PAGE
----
Welcome to Part 4, where I will be explaining the wonderful world of Note Block schedules, and how you can use them to create “dummy” schedules in your projects in a way that’s much better than using a key schedule.
Note Block Schedules
Note block schedules are a great way to create a “dummy” schedule because they are not actually dumb. You are scheduling actual objects and you can create an object just for that particular schedule. It is better to create a generic annotation family and schedule that via a note block than create a “dummy” key schedule because of the following:
- Scheduling actual objects (generic annotations) in your model is a good double-check and provides a graphic representation of your scheduled element.
- If you remove/add one of those objects (generic annotations) this is automatically reflected in the schedule. If you use a dummy key schedule, you are just adding/removing lines.
- Can create your own custom parameters that only exist inside the generic annotation object, and those parameters can appear in both the schedule AND the annotation itself. These parameters can be type or instance. With a key schedule, as you make parameters for your schedule, you are adding those to the actual family category you picked for your dummy schedule, which is typically a category that you wouldn’t use in your project, so they are completely unrelated.
- You can have both working and printing versions of the schedule. Key schedules cannot be duplicated.
- Material schedule (because the industry is just not there yet with using a material takeoff schedule)
- Door hardware sets
- Demo notes – when you don’t want to use keynotes for some reason
Example – Material Schedule – 2 ways
Material Schedule – Small Symbol
In this method, a generic annotation family is created with parameters for each of the columns that are required in a material schedule.
The family itself is a simple symbol. This symbol can be placed on drawings to show specific finishes if desired, but it is “dumb” in that it is not a tag that is pulling information from the finish but instead a dumb symbol.
The generic annotation family has custom family parameters for all of the fields desired in the schedule. These are mainly text parameters but can be whatever you desire. Just remember that once you create the parameter, you can’t change its type (text, integer, number, area, etc.)
All of these symbols are placed in a working drafting view so that they will appear in the schedule. For this particular method, each finish designation is a different type in the family, so that the symbol can be placed in actual views (typically interior elevations).
This is the schedule view. You can enter in the information here, or by selecting the generic annotations themselves and editing the type properties.
Material Schedule – Mini schedules
If you would rather have your information vertically underneath each material, instead of using note blocks to create a schedule, you can create a generic annotation family that looks like a mini schedule for each material. The benefit of this is that you can create a note block schedule to quickly edit the information if desired, but put the actual generic annotation symbols on your sheet. It’s another great way of creating graphically what you want without adding a bunch of parameters to a random category in your project that may cause problems down the road.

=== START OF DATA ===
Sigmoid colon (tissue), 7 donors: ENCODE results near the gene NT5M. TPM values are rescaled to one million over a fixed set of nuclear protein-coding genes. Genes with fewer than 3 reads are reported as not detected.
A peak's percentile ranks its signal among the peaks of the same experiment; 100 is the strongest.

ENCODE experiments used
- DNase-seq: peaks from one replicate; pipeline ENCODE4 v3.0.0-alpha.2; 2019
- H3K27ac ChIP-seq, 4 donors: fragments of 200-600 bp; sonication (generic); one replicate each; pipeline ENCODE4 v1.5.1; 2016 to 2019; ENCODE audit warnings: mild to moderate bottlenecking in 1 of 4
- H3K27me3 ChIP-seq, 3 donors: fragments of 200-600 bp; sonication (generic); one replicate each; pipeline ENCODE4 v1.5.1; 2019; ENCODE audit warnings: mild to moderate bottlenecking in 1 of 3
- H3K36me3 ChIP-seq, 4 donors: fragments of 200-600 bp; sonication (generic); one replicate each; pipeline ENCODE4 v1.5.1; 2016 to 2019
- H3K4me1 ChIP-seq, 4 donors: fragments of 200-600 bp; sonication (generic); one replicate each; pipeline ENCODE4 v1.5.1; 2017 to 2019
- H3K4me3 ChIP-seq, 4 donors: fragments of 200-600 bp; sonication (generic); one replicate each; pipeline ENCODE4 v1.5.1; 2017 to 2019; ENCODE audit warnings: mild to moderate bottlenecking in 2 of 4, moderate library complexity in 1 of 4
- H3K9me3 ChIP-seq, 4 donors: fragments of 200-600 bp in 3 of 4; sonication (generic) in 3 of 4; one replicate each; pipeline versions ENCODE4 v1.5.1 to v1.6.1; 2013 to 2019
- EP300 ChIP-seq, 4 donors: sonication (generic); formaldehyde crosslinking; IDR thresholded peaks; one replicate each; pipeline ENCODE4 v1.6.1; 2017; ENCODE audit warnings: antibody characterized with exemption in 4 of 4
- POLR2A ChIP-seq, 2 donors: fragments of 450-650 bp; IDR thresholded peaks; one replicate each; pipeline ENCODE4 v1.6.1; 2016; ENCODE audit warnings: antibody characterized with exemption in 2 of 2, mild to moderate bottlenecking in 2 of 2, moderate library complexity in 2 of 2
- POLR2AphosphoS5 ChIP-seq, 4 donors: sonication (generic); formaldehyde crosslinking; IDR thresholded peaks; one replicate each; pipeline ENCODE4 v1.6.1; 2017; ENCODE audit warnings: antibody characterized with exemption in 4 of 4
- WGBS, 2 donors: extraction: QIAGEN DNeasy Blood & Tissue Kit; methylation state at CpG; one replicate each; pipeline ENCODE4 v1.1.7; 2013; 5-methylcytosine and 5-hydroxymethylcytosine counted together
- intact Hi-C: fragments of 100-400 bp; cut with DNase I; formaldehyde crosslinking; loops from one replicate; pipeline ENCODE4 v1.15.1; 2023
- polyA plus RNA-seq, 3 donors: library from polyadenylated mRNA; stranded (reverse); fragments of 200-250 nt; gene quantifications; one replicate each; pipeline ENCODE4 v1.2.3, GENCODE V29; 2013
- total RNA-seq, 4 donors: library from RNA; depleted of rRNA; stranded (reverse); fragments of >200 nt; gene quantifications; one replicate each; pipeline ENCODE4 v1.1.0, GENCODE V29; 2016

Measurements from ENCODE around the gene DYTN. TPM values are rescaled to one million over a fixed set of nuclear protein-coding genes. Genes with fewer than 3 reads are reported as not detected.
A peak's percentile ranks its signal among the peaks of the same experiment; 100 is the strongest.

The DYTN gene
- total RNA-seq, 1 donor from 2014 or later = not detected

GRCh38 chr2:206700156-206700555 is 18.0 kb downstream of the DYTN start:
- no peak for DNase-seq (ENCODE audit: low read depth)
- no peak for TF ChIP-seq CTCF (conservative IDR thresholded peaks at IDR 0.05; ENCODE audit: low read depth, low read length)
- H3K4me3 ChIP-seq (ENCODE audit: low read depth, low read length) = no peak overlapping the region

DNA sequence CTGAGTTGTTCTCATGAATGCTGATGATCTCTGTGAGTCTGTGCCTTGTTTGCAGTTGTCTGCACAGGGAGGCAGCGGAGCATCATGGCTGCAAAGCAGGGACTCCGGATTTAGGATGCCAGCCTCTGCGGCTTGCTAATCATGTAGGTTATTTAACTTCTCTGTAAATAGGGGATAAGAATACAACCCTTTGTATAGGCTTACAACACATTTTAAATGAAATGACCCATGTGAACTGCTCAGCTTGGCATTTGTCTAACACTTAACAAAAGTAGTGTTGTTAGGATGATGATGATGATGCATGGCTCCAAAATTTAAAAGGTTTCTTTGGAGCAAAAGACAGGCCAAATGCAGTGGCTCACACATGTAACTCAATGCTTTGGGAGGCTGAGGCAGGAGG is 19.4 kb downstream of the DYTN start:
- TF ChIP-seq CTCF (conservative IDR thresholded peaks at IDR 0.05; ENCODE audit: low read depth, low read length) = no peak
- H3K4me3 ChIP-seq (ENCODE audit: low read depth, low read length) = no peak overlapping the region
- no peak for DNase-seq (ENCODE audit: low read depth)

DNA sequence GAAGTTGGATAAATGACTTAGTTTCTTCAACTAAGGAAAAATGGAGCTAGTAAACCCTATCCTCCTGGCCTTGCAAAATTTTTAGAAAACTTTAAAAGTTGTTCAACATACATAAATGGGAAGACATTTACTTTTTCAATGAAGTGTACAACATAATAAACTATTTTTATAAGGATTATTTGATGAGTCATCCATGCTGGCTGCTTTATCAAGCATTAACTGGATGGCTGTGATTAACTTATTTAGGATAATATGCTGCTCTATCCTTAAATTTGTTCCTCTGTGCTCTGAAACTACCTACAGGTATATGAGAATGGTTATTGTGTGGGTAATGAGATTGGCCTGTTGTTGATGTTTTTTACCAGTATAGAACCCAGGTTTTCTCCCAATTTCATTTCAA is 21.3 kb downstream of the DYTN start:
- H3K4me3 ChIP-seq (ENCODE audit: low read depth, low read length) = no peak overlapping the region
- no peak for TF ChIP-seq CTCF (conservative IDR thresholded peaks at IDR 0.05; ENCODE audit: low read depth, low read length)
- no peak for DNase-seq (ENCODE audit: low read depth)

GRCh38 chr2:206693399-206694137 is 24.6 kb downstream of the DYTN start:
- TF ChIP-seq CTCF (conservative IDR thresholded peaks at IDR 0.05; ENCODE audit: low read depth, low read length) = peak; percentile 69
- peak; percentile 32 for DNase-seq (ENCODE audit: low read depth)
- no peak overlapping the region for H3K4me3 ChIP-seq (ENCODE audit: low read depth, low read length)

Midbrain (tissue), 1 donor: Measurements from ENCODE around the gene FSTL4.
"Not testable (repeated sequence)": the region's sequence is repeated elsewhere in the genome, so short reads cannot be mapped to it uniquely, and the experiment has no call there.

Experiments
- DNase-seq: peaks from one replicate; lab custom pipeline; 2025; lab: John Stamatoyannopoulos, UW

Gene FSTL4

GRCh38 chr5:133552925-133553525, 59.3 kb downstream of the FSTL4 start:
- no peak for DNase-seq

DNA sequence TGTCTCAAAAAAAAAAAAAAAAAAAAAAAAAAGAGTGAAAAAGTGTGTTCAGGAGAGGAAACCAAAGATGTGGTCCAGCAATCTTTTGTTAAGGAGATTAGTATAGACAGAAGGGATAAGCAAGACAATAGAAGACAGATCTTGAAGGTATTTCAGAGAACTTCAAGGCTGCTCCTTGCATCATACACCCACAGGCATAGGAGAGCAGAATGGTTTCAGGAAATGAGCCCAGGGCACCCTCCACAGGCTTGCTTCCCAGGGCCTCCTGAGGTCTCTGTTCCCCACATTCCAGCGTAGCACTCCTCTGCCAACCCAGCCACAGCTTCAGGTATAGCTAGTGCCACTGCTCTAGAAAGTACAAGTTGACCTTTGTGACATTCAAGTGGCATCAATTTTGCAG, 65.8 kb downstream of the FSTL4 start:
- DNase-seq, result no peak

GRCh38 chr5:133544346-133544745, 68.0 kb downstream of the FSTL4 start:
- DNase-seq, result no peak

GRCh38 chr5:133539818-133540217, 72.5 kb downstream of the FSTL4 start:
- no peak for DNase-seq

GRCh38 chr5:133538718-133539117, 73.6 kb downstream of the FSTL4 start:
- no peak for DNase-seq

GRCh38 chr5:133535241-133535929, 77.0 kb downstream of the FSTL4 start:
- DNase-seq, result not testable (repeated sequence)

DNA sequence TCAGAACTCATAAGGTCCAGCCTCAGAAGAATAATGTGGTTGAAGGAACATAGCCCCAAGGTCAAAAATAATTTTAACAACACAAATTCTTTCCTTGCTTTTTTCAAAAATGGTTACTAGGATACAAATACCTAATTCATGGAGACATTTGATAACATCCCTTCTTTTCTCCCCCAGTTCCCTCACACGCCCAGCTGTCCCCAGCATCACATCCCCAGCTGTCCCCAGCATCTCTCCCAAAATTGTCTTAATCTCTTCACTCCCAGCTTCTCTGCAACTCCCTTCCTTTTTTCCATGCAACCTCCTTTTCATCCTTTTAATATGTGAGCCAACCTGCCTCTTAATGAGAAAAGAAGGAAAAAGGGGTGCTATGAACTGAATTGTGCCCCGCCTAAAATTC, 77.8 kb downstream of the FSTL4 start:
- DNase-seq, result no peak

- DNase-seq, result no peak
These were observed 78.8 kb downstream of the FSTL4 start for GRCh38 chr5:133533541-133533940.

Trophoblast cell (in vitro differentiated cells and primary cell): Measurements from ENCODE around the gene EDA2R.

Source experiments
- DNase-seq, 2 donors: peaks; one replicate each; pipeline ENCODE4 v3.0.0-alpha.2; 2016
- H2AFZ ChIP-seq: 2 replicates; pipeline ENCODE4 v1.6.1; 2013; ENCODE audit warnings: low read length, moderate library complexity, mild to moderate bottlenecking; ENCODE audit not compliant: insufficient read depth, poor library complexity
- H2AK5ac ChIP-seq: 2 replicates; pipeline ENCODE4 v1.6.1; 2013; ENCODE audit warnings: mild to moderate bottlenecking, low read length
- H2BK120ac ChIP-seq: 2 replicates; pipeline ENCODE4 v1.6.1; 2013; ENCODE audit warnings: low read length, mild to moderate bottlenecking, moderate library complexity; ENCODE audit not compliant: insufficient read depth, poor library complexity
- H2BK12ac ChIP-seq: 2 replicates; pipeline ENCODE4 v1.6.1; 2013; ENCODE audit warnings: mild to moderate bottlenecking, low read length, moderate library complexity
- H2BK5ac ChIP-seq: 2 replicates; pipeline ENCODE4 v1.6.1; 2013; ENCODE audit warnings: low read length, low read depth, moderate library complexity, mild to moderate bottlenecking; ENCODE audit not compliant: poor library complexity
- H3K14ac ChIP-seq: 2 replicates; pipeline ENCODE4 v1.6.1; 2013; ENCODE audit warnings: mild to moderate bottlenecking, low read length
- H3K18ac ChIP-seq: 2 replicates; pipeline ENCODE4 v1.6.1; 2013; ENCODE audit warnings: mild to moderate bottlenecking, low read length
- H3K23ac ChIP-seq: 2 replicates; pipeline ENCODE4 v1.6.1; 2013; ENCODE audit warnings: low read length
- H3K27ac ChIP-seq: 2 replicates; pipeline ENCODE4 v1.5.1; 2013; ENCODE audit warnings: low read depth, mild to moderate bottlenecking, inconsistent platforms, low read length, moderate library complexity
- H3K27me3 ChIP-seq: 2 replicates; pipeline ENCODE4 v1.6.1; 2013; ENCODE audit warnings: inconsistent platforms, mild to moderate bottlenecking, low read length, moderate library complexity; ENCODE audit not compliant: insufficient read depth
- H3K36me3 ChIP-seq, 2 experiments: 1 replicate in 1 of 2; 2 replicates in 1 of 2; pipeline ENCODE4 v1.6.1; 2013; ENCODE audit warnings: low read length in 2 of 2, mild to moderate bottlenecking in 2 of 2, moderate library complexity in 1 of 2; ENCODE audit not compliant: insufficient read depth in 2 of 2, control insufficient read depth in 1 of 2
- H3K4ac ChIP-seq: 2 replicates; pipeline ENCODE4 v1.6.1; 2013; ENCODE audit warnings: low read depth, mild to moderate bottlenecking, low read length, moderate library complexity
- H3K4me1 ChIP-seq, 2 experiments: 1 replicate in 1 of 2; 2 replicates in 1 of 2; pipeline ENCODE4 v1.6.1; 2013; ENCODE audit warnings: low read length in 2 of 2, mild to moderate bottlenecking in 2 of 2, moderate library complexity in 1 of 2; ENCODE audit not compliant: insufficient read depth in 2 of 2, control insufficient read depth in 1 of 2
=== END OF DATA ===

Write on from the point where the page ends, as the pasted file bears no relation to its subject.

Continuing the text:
The symbol family is a mixture of label fields and a couple of dimensional parameters, to allow for flexibility in the height of the Note row.
All of the parameters are instance, for maximum flexibility, but you can make some type if that suits your purpose.
When placed on a sheet, you can put them together like this, creating the illusion of a schedule. The top row visibility is an instance parameter so that each material of the same category can be grouped together easily underneath.
As a schedule, the information appears like this. It can be edited here, which would also update the graphic schedule on the sheet.
I like this because you can edit it more than one way and if you copy an instance, you can just change the information that’s different and it will add another row in your schedule.
I hope that this opened your eyes to all the possibilities of note blocks and how you can use them to schedule elements in your model that you aren’t actually modeling but would like to populate in an intelligent manner.
Next up, Part 5 – View Lists, the secret weapon for model management! Until then, Happy Reviteering.
Purvi is the Practice Manager for Architecture, where she supports the integration of software and technology in the building trades. Previously, she was a preservation project architect, where she specialized in using innovative technology to facilitate the documentation and rehabilitation of institutional buildings. Purvi has 15 years of experience in the architecture industry and 10+ years of Revit experience working with existing buildings (most of them also historic), and she has used Revit from conceptual design, through construction administration and project close-out. She has a Bachelors of Architecture from The Cooper Union and a MS in Historic Preservation from the University of Pennsylvania. Purvi is currently the Chair of the Parker Gray Historic District Board of Architectural Review in Alexandria, VA, and a member of the Association for Preservation Technology International Technical Committee on Documentation.
Stay Up-To-Date on Revit
To learn more about Revit, sign up today for a free, on-demand webinar provided by one of our expert presenters. Or check out the full schedule of live and online Revit training classes held in our Alexandria, VA, Baltimore, MD, and Richmond, VA offices.